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The following Java regex "seems" to be working . The intent is to remove the escapeChar - backslash "\". That is "\\{" should become "{".

My question is

  1. Isn't the 10 char in the regex field - the closing parenthesis ")" - closing the regex group that began at char5? So how is this working for the chars after the closing parenthesis at char10?
  2. Can someone break this regex down for me?

    str = str.replaceAll("\\\\([{}()\\[\\]\\\\!&:^~-])", "$1");
    
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4  
And people say regexes are unreadable? –  yshavit Nov 14 '12 at 23:43
1  
Very funny with the smiley at the end. –  Maarten Bodewes Nov 14 '12 at 23:44
    
The answer is: that regexp is terrible. Use whitespace and comments in your REs if they have any sort of nontrivial nesting. –  millimoose Nov 14 '12 at 23:47
    
@millimoose It is ugly because you can't have raw strings in Java, but otherwise it's not that bad. –  NullUserException Nov 14 '12 at 23:55
    
@NullUserException Java's RE engine permits the COMMENTS flag. It's a very good idea to use it when your RE is particularly line-noisy or nonobvious. –  millimoose Nov 15 '12 at 0:13

2 Answers 2

up vote 3 down vote accepted

Isn't the 10 char in the regex field - the closing parenthesis ")" - closing the regex group that began at char5? So how is this working for the chars after the closing parenthesis at char10?

No. The parentheses, both ( and ) are not meta-characters inside a character class. Note that inside a character class only these characters ^-[]\ have special meaning.

In the case of the caret (^) and the dash (-) they lose their special meaning if placed strategically within the char class: the caret if it's placed anywhere but the beginning, and the - if it's placed in the beginning or the end.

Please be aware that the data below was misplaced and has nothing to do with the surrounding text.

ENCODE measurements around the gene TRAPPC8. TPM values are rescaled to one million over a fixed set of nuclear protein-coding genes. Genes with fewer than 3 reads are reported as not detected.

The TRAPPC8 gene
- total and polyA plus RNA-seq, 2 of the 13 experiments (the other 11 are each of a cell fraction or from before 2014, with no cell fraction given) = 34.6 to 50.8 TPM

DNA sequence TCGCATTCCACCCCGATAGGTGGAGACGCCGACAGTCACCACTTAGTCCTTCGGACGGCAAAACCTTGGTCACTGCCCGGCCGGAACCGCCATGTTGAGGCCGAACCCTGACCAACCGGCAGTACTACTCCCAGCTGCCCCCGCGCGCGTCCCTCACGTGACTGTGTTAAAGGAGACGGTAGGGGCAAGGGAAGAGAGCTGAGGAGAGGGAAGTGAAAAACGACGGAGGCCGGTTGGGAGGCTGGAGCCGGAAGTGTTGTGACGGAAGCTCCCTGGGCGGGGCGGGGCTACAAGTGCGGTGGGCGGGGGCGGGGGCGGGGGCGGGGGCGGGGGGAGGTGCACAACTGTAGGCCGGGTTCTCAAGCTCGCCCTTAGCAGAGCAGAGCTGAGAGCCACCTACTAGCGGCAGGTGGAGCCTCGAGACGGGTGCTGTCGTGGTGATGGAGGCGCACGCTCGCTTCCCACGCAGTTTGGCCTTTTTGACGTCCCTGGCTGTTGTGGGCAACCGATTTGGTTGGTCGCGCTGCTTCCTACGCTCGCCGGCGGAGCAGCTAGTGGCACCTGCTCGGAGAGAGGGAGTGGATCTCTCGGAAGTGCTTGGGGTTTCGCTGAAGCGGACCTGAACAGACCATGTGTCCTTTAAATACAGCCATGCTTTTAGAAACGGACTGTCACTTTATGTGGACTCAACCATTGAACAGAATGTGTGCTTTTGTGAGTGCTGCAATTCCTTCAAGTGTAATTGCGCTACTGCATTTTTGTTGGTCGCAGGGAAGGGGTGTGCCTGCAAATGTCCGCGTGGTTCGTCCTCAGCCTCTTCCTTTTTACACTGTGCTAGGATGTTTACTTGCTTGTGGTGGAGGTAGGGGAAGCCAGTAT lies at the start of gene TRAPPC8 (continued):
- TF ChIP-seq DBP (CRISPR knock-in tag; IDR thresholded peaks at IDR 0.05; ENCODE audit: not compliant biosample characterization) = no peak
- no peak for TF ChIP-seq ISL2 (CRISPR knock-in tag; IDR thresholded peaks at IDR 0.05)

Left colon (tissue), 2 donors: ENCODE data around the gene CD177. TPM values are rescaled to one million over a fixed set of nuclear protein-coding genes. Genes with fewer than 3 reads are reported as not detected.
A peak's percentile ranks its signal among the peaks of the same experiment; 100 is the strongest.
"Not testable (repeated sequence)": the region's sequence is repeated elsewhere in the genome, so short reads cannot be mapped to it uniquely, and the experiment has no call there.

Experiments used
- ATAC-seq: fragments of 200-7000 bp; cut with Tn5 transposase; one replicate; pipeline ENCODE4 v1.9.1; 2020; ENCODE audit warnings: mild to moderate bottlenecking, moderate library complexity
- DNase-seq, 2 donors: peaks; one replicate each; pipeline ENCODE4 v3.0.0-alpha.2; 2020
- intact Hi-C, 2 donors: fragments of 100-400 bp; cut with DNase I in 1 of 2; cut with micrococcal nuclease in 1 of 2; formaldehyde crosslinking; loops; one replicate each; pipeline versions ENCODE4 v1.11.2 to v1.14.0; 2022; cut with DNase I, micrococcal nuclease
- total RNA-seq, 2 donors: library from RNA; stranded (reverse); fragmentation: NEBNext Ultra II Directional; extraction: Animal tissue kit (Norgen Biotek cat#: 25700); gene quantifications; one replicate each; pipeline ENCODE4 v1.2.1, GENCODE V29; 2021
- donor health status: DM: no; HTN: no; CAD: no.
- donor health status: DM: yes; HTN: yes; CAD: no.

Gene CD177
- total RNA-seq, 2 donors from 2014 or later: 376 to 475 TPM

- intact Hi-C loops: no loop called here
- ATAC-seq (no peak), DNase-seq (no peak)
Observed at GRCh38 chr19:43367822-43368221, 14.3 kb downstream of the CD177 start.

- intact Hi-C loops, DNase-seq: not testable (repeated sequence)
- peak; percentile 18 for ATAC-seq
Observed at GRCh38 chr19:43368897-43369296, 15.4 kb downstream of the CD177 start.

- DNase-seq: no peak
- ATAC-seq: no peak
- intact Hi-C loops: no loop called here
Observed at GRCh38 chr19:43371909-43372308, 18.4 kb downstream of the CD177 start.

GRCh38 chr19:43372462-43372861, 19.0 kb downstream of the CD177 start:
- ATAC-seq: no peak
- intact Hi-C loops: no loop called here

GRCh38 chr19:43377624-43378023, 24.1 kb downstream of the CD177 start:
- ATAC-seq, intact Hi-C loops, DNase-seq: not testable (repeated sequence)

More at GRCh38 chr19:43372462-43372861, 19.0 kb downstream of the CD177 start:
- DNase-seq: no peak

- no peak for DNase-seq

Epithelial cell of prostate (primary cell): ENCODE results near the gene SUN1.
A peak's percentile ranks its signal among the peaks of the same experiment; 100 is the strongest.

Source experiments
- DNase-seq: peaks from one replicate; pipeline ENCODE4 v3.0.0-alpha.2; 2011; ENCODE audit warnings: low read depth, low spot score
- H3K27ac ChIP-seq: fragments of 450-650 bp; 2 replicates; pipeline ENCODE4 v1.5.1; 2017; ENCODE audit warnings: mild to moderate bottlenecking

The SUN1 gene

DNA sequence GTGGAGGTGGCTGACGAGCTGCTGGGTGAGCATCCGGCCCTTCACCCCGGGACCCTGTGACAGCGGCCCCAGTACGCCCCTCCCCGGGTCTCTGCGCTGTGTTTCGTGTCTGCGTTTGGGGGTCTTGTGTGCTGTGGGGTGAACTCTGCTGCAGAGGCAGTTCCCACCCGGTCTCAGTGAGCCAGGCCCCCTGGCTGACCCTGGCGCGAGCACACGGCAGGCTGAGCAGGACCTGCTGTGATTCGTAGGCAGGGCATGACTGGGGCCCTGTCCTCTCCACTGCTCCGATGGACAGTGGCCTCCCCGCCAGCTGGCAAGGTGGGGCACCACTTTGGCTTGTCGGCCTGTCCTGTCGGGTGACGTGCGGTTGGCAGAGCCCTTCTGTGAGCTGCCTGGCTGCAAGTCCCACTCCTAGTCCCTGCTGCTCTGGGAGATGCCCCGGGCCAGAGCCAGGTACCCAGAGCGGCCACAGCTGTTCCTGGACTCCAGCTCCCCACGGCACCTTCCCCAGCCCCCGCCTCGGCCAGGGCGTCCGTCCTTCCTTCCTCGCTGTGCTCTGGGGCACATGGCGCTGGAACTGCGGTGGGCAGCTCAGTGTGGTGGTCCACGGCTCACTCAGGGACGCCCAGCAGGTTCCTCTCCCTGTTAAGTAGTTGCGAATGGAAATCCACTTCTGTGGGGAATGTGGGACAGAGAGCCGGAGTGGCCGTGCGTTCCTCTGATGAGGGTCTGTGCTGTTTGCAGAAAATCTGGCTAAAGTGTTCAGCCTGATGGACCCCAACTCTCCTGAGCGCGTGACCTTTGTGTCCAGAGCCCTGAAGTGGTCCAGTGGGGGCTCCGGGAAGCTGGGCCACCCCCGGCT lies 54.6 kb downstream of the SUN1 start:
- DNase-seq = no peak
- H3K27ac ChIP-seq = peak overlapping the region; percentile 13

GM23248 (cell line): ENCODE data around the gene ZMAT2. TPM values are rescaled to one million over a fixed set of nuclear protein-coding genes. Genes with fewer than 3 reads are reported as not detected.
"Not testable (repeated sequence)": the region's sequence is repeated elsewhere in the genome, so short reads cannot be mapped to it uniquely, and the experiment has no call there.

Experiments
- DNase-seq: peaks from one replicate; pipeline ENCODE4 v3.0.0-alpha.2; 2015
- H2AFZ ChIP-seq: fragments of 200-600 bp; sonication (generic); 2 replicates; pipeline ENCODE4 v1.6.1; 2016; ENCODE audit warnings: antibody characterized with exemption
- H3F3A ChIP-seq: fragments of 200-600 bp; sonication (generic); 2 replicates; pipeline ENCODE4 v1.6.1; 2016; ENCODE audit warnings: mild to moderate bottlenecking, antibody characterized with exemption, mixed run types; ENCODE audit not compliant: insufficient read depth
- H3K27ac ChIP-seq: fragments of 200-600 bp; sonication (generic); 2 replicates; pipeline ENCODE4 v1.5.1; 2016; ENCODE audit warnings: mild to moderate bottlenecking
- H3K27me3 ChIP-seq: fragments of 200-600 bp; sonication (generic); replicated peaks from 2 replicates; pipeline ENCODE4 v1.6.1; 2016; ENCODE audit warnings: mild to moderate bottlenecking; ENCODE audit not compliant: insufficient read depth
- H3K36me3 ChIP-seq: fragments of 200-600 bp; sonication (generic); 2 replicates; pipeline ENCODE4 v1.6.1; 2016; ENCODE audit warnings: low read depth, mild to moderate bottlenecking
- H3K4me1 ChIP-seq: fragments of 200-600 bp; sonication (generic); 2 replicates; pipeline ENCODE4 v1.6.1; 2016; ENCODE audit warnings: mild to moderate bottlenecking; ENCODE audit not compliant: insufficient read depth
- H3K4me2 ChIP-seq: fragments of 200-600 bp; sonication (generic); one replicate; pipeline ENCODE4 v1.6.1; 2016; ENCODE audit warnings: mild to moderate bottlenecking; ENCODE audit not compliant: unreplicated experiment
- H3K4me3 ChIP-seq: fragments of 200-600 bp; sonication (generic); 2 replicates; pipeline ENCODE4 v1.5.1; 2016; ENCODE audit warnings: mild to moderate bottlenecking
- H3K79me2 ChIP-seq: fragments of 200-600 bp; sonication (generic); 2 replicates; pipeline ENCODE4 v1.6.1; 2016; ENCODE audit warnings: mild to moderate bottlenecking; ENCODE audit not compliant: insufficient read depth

Can someone break this regex down for me?

Let's remove the double escapes needed by Java, which turns \\\\([{}()\\[\\]\\\\!&:^~-]) into:

\\([{}()\[\]\\!&:^~-])   # the actual regex

Which breaks down into:

\\                   # match literal backslash
 (                   # open capture group
  [                  # open character class, matching any of
   {}()\[\]\\!&:^~-  # these characters: {}()[]\!&:^~-
  ]                  # close character class
 )                   # close capture group

Basically it says: match a backslash, followed by one of these characters {}()[]\!&:^~-, and put it into a capture group. This capture group is used in the replacement ($1), which replaces the whole match (backlash + character) with the character itself.

In other words, this removes leading backslashes from those special characters.

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... in other words, this removes leading backslashes from those special characters –  Bohemian Nov 14 '12 at 23:52
    
@Bohemian Perfect. –  NullUserException Nov 14 '12 at 23:52
    
@NullUserException - Thank you very much. That was very helpful. –  MyFirstName MyLastName Nov 15 '12 at 0:41

After removing the escapes, we are left with

  \\([{}()\[\]\\!&:^~-])
     ^character class

Everything within the character class here is literal, except [, ] and \ which have been escaped.

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you've only removed 1 layer of escapes –  Sam I am Nov 14 '12 at 23:46
    
@SamIam That was probably the point. To get a RE, instead of "the hoops you have to jump through in Java because it doesn't have verbatim strings or RE literals". –  millimoose Nov 14 '12 at 23:49
    
@SamIam I removed the ones the string double quotes removed. The otherones are a part of the reg ex. Correct me if I am wrong. –  Anirudh Ramanathan Nov 14 '12 at 23:51
1  
@millimoose Cthulhu is right, the remaining backslashes in the answer are part of the regex. –  NullUserException Nov 14 '12 at 23:53
    
"except [ and ] which have been escaped"... And the backslash itself. –  NullUserException Nov 14 '12 at 23:59

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